Posts Tagged ‘Sunday working’

Sundays may no longer hold the special significance that they once held but there are still a number of things that employers need to bear in mind when employing staff to work on Sundays. Here we look at some of the more common questions arising out of Sunday working.

Can I force my staff to work on Sundays?

Employees will be obliged to work on Sundays if their contract of employment or written statement of terms and conditions say that they must work on Sundays or would have to work on Sundays if they are asked to.

In the absence of any contractual obligation, employees cannot be forced to work on a Sunday unless their contract is varied. However, any variation would require the employee’s consent.

However, whatever your arrangements, you must ensure that you observe the Working Time Regulations 1998 for workers’ statutory rest periods.

Do I have to pay my staff an enhanced rate of pay for working on a Sunday?

Employees who work on Sundays do not have an automatic right to receive an enhanced rate of pay. However, if their contract of employment provides for a higher rate to be paid for Sunday work then an employer is obliged to pay that rate.

Do I have to take into account the religious beliefs of my Christian workforce?

Christian staff may have strong feelings about working on Sundays. All employees and workers (including temporary agency workers, freelance workers and consultants) have the right not to be discriminated against, harassed or victimised because of their religion or belief.

For this reason employers should try to accommodate any requests by Christian staff not to work on Sundays, for example by changing their shift patterns. Employers should also be careful not to put pressure on Christian staff to work on Sundays and should ensure that Christian staff who refuse to work on Sundays are not placed at a disadvantage, for example, when it comes to promotions or decisions relating to redundancy. The right not to be discriminated against on grounds of religion or belief also protects job applicants from receiving less favourable treatment.

In some circumstances an employer may be able to justify discrimination as long as there are objective grounds. For example, an employer may be justified in discriminating against Christians if Sunday working is essential to a role, although employers should also bear in mind that not all Christians will object to Sunday working and, therefore, a blanket ban on Christian applicants is likely to be viewed as being discriminatory.

What about shop and betting workers?

There are special rules relating to Sunday working for shop and betting workers. Most shop and betting workers have the option not to work on Sundays. ‘Protected’ shop and betting workers, however, have additional protection.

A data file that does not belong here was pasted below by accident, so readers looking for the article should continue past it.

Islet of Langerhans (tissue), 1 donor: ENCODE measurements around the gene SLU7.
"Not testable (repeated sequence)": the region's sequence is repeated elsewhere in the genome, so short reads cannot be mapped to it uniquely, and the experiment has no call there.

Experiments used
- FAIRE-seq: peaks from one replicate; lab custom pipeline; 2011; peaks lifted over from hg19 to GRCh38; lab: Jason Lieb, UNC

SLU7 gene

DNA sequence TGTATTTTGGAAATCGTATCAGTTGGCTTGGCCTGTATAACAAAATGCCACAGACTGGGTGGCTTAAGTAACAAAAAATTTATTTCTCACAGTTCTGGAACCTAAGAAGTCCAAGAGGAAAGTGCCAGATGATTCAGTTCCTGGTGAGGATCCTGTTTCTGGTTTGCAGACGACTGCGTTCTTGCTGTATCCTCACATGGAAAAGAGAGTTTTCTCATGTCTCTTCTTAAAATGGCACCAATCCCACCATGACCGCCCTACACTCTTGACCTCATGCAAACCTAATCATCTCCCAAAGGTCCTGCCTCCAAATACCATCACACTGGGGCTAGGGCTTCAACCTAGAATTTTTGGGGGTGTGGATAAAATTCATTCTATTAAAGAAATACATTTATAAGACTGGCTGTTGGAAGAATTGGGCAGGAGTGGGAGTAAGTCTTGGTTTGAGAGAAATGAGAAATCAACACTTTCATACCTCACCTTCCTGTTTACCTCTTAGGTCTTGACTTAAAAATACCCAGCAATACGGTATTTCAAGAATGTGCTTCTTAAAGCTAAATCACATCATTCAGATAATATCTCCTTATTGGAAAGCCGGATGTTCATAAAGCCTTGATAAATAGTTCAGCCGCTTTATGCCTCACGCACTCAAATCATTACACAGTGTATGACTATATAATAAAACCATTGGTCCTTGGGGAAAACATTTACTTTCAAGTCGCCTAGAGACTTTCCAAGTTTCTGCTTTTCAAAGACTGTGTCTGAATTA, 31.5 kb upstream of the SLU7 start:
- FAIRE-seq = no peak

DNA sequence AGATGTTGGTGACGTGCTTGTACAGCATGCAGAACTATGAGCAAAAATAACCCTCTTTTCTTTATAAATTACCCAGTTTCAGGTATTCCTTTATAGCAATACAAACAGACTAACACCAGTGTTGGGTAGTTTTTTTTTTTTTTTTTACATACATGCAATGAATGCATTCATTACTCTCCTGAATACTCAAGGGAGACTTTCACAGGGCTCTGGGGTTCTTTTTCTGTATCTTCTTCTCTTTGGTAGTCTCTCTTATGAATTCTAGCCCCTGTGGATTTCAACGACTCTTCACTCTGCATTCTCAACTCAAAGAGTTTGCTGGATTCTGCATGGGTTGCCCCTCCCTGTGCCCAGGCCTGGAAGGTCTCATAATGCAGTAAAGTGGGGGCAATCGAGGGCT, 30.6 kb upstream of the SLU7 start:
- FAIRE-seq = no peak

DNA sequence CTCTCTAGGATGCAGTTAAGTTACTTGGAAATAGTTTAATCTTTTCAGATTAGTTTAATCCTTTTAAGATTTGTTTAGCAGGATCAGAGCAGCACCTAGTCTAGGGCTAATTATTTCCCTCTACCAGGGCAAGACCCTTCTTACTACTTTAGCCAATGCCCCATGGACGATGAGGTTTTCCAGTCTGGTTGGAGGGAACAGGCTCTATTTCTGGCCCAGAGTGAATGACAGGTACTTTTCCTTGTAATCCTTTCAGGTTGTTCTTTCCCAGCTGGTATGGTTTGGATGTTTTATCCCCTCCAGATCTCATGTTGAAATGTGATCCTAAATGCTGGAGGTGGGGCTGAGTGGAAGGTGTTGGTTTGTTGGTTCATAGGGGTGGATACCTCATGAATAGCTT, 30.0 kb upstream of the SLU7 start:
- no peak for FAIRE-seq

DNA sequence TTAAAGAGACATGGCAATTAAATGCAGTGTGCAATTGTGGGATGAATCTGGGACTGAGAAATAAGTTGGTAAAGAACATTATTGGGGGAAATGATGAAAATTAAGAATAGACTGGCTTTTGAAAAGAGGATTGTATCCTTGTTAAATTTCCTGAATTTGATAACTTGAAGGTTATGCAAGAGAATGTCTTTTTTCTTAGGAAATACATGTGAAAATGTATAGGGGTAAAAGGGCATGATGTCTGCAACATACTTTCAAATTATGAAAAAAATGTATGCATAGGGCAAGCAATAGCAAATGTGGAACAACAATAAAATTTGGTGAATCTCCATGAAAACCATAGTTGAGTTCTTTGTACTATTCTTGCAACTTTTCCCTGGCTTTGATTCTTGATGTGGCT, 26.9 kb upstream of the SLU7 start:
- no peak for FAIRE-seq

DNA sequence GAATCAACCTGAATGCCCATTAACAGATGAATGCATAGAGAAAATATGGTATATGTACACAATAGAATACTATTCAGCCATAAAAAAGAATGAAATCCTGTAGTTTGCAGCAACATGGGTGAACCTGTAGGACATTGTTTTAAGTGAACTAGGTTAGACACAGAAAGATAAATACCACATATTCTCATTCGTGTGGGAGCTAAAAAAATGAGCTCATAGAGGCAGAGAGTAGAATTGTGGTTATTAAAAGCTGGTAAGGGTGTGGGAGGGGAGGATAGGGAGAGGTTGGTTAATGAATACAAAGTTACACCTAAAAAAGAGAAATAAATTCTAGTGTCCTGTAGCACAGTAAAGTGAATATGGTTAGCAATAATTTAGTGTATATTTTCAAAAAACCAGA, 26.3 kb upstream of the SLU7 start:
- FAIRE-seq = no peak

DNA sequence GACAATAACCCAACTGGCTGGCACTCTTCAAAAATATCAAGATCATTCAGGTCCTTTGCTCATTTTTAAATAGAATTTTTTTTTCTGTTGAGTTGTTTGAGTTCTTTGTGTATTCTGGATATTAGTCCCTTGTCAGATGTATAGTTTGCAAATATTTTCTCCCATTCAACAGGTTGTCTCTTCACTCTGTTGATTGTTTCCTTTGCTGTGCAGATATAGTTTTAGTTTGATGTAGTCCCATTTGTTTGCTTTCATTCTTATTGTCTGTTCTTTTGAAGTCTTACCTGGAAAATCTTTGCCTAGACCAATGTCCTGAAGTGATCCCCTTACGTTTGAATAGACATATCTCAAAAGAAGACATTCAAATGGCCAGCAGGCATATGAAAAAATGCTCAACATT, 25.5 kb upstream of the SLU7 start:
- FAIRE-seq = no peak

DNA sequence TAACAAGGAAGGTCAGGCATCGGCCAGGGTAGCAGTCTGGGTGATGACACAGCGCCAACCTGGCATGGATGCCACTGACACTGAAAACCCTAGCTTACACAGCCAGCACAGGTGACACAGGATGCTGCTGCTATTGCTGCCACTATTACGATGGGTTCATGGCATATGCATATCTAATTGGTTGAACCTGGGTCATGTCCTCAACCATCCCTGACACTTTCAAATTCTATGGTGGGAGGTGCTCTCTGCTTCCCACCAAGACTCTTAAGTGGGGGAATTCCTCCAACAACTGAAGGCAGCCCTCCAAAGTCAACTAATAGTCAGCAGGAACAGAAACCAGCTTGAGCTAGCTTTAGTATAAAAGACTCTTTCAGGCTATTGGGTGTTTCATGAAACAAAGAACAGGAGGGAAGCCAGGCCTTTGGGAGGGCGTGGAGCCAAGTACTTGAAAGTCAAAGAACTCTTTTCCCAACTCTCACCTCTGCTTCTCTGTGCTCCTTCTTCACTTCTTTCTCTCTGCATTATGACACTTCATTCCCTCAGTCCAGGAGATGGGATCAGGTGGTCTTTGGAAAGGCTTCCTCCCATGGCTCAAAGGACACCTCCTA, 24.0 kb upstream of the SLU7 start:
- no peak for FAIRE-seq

A ‘protected’ worker is one who:

has been continuously employed since 25 August 1994 as a shop worker or since 2 January 1995 as a betting worker and when his employment commenced was not required to work only on Sundays; or
is not required, under his contract of employment, to work on Sundays; and
has not consented (by signing an ‘opting-in notice’) to working on a Sunday.

Employees in this category who would otherwise be required, by their contracts of employment, to work on Sundays can opt-out of Sunday working as long as they are not employed solely to work on Sundays. An employee can opt-out by providing his employer with a signed ‘opting-out notice’ and this can be done at any time. An employee who has given an ‘opting-out’ notice is treated as having opted-out 3 months after the notice was given.

Employees who are ‘protected’ and those who have opted-out cannot be made to work on Sundays. They have the right not to be discriminated against if they refuse to work on Sundays and if they are dismissed or selected for redundancy for refusing to work on Sundays their dismissal is treated as being automatically unfair.

Employers who employ shop or betting staff to work on Sundays must, within 2 months of the commencement of the employment, provide the employee with an ‘explanatory statement’ setting out their rights in relation to Sunday working including their right to opt out, unless the employee has already given an ‘opting-out notice’.

The wording which is required for the ‘explanatory statement’ is set out in S.42 of the Employment Rights Act 1996. If an employer fails to provide a valid ‘explanatory statement’ and the worker subsequently gives an ‘opting-out notice’ the employee will be treated as having opted out 1 month after the notice was given rather than 3 months after it was given.

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